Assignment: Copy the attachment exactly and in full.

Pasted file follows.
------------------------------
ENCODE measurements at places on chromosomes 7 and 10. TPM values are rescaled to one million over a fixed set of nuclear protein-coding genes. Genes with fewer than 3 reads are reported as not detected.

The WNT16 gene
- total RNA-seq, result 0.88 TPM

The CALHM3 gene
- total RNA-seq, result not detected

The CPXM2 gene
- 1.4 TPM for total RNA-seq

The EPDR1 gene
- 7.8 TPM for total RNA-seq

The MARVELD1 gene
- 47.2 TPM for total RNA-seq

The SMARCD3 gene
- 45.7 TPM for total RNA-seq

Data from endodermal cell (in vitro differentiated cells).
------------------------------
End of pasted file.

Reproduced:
ENCODE measurements at places on chromosomes 7 and 10. TPM values are rescaled to one million over a fixed set of nuclear protein-coding genes. Genes with fewer than 3 reads are reported as not detected.

The WNT16 gene
- total RNA-seq, result 0.88 TPM

The CALHM3 gene
- total RNA-seq, result not detected

The CPXM2 gene
- 1.4 TPM for total RNA-seq

The EPDR1 gene
- 7.8 TPM for total RNA-seq

The MARVELD1 gene
- 47.2 TPM for total RNA-seq

The SMARCD3 gene
- 45.7 TPM for total RNA-seq

Data from endodermal cell (in vitro differentiated cells).